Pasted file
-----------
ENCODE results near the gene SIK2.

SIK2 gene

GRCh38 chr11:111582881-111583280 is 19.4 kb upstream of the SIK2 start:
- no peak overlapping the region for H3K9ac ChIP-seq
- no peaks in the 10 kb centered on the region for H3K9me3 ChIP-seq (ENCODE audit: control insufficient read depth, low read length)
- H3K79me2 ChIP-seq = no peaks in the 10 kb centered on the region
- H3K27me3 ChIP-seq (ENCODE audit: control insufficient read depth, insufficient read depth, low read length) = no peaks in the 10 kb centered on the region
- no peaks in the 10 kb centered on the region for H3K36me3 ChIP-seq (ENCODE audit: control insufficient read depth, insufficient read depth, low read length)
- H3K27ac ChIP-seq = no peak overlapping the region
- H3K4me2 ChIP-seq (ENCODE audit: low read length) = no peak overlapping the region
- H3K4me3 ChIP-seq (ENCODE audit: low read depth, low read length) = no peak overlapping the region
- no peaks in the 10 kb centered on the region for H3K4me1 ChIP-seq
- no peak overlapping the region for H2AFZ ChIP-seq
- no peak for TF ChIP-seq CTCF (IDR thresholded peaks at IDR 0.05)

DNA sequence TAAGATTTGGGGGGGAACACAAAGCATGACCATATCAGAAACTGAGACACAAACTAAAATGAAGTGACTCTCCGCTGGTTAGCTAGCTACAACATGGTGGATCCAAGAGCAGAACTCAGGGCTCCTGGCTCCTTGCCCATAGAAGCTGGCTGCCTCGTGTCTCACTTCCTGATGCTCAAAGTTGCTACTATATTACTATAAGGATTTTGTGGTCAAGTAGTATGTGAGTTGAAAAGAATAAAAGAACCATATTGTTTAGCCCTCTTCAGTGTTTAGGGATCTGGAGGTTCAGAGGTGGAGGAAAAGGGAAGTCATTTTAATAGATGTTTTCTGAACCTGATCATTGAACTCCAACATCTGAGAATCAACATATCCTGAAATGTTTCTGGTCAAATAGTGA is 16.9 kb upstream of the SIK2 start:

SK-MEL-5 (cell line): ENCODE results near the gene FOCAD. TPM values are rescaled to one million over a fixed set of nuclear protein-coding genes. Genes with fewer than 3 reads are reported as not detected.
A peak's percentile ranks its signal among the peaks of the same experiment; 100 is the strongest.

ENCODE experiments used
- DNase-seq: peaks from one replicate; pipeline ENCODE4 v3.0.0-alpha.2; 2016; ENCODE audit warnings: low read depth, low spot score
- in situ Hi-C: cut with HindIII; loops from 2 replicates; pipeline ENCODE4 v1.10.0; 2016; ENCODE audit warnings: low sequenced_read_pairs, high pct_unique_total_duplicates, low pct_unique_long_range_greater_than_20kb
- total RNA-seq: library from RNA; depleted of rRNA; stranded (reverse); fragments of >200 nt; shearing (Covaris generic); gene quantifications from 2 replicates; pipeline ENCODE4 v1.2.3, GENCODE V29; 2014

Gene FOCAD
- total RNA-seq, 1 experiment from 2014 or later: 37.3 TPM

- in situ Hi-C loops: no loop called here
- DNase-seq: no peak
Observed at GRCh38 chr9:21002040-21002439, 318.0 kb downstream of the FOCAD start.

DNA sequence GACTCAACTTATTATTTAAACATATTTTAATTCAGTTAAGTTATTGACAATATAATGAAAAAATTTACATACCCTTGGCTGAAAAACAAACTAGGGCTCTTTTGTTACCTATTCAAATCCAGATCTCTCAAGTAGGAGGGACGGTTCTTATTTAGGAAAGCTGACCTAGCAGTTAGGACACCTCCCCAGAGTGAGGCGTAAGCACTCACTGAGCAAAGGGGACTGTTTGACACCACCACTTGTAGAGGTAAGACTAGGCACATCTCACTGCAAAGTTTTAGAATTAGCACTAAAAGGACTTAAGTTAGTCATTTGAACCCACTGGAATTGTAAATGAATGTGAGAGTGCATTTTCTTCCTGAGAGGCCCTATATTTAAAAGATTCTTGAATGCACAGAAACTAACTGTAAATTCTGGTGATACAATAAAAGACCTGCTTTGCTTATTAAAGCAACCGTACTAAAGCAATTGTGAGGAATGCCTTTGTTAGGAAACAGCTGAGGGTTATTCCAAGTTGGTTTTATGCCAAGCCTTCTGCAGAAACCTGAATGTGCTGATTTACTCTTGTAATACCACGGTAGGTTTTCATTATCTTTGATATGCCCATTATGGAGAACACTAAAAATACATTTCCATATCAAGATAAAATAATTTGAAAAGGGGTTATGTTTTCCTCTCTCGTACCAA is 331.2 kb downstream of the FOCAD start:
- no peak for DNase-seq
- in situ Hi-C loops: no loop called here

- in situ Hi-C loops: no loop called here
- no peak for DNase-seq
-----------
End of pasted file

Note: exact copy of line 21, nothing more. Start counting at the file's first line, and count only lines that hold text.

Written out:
- total RNA-seq: library from RNA; depleted of rRNA; stranded (reverse); fragments of >200 nt; shearing (Covaris generic); gene quantifications from 2 replicates; pipeline ENCODE4 v1.2.3, GENCODE V29; 2014